The buyer will receive:

• Earnest money deposit

The buyer pays:

• One-half of escrow or legal fees paid to the attorney or escrow company for preparing the closing
• Document preparation fees
• Recording and notary fees
• Title search and title insurance (paid by either the seller or the buyer)
• Local transfer taxes, if any
• Repairs or inspections the buyer has agreed to pay for
• Loan fees
• Appraisal fees
• Credit report fees


Adjustable Rate Mortgage (ARM)
Interest rates on this type of mortgage are periodically adjusted up or down depending on a specified financial index

A method of equalizing the monthly mortgage payments over the life of the loan, even though the proportion of principal to interest changes over time. In the early part of the loan, the principal repayment is very low, while the interest payment is very high. At the end of the loan, the relationship is reversed

Annual Percentage Rate
The actual finance charge for a loan, including points and fees, in addition to the stated interest rate

An expert opinion of the value or worth of a property

Assessed Value
The value placed on a property by a municipality for purposes of levying taxes. It may differ widely from appraised or market value

Balloon Payment
A large principal payment due all at once at the end of some loan terms

A limit on how much the interest rate can change in an adjustable-rate mortgage

Certificate of Title
A document, signed by a title examiner, stating that a seller has an insurable title to the property

The deed to a property is legally transferred from seller to buyer, and documents are recorded

Closing Costs
See “Settlement” or refer to “Settlement—who pays what” in this guide

A fee (usually a percentage of the total transaction) paid to an agent or broker for services performed

Comparative Market Analysis (CMA)
A survey of the attributes and selling process of comparable homes on the market or recently sold; used to help determine a correct pricing strategy for a seller’s property

A condition in a contract that must be met for the contract to be binding

A binding legal agreement between two or more parties that outlines the conditions for the exchange of value (for example: money exchanged for title to property)

A legal document that formally conveys ownership of a property from seller to buyer

Down Payment
A percentage of the purchase price that the buyer must pay in cash and may not borrow from the lender

The value of the property actually owned by the homeowner: purchase price, plus appreciation, plus improvements, less mortgages and liens

A fund or account held by a third-party custodian until conditions of a contract are met

Fixed Rate Mortgage
Interest rates on this type of mortgage remain the same over the life of the loan. Compare to “adjustable-rate mortgage”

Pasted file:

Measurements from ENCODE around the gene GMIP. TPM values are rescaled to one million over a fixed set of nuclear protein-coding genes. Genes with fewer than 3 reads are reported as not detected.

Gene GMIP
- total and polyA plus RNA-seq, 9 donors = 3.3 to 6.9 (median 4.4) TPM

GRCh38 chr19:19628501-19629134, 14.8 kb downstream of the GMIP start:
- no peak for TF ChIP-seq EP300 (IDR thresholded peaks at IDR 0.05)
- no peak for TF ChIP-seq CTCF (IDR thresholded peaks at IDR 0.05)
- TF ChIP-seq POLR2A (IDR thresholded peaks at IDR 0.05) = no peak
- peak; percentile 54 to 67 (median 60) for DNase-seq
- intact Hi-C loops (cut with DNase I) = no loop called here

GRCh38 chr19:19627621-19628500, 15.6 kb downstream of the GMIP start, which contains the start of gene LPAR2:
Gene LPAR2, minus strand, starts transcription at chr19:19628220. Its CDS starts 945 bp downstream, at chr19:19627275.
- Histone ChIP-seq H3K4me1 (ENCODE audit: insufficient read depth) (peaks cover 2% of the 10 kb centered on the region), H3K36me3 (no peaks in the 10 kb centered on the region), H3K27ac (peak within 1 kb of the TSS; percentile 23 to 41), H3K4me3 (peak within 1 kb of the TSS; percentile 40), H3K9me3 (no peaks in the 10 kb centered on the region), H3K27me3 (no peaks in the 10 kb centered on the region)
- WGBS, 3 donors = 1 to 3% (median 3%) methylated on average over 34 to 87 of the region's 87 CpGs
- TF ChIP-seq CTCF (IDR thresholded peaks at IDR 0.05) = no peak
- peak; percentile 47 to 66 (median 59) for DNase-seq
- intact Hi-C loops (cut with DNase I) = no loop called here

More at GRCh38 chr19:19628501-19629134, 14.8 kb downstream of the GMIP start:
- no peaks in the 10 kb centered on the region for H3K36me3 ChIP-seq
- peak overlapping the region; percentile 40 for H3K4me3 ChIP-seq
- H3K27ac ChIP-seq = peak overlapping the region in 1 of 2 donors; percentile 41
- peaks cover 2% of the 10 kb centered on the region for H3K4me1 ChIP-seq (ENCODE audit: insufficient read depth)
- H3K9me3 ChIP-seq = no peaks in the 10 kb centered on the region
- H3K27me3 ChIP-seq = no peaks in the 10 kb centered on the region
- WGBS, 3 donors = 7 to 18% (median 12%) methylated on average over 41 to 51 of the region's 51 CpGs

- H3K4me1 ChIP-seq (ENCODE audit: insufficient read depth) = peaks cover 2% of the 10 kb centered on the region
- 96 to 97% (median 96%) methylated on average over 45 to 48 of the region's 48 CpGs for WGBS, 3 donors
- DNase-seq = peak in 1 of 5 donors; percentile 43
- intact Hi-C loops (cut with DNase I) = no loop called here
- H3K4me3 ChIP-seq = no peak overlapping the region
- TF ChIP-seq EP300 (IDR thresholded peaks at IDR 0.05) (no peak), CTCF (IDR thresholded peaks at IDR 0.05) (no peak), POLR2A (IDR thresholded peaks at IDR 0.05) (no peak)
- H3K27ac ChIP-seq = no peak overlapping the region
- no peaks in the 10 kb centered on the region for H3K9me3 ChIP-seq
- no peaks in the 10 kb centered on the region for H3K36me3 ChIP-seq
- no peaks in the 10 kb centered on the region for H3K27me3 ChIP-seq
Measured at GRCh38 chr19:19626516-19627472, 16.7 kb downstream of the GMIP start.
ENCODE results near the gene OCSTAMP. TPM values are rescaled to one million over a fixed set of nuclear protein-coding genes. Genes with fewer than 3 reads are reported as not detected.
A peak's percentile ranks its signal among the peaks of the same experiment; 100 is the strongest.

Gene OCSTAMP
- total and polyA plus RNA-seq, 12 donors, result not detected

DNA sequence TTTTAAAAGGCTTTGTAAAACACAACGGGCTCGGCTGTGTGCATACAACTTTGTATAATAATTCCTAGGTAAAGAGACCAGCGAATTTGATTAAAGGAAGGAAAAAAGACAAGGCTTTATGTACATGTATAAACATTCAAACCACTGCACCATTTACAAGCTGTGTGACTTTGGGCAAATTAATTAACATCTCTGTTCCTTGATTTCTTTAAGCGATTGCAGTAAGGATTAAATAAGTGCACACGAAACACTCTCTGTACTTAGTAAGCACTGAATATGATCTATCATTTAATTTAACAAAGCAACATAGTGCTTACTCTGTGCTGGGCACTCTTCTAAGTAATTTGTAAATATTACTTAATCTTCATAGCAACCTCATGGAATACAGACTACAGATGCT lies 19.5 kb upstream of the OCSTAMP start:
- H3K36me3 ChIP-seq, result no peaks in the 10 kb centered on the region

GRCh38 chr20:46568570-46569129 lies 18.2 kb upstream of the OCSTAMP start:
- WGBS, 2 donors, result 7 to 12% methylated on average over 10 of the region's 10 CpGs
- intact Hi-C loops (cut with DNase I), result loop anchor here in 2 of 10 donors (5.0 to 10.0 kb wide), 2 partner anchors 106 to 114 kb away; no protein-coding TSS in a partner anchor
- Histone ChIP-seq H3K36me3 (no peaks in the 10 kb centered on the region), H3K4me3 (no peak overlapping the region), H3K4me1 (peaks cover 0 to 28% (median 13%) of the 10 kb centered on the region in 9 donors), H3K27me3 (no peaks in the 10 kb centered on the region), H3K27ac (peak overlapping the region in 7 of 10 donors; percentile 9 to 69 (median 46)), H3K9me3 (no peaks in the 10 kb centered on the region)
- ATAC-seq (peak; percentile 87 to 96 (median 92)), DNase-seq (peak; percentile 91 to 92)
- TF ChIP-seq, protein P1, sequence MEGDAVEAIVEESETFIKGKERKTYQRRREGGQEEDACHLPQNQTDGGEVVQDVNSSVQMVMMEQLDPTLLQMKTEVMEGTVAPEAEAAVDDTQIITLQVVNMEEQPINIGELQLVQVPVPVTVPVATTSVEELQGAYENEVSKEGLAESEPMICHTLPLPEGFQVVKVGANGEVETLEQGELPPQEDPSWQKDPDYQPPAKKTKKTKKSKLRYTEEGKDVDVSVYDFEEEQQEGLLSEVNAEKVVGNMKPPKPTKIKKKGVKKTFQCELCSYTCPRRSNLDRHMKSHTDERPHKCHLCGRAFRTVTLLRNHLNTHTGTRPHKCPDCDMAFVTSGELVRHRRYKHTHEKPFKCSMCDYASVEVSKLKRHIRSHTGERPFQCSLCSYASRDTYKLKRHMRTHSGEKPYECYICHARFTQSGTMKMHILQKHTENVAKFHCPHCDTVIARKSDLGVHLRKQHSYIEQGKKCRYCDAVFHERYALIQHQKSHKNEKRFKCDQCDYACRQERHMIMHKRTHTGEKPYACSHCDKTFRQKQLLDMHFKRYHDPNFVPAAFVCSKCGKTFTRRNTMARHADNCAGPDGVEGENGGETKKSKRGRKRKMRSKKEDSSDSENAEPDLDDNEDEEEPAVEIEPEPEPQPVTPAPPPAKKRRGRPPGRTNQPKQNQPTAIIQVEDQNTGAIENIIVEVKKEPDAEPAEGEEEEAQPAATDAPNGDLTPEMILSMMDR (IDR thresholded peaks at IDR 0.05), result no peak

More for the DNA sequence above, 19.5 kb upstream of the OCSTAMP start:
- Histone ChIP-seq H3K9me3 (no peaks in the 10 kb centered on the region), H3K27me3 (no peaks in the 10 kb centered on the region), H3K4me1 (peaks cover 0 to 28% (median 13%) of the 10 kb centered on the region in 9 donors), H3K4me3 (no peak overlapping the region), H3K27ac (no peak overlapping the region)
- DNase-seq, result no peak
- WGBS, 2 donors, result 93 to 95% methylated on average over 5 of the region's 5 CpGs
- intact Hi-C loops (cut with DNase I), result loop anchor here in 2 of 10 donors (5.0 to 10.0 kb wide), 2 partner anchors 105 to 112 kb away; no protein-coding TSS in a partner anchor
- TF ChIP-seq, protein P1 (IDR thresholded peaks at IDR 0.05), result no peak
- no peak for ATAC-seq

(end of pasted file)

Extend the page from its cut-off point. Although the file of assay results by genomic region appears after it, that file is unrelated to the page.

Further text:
A recognizable entity (such as a kitchen cabinet, drape or light fixture) that is permanently attached to a property and belongs to the property when it is sold

Hazard Insurance
Compensates for property damage from specified hazards such as fire and wind

The cost of borrowing money, usually expressed as a percentage rate

A security claim on a property until a debt is satisfied

Listing Contract
An agreement whereby an owner engages a real estate company for a specified period of time to sell a property, for which, upon the sale, the agent receives a commission

Market Price
The actual price at which a property sold

Market Value
The price that is established by present economic conditions, location and general trends

Security claim by a lender against a property until the debt is paid

Multiple Listing Service (MLS)
A system that provides to its members detailed information about properties for sale. In Washington State it is referred to as the NWMLS

Origination Fee
An application fee(s) for processing a proposed mortgage loan

Principal, interest, taxes and insurance, forming the basis for monthly mortgage payments

One percent of the loan principal. It’s charged in addition to interest and fees

Prepayment Penalty
A fee paid by a borrower who pays off the loan before it is due

One of the parties to a contract; or the amount of money borrowed, for which interest is charged

Divide or assess proportionately

Purchase & Sale Agreement
A contract between buyer and seller that outlines the details of the property transfer; or refer to “Purchase and sale agreement” on this page

All financial transactions required to make the contract final. See “Settlement—who pays what” on this page.

A document that indicates ownership of a specific property

Title Search
Detailed examination of the entire document history of a property title to make sure there are no legal encumbrances

Windermere Real Estate NW, Inc.
Offices Conveniently Located In
Ballard | Eastlake | Madison Park | Mt. Baker | Greenwood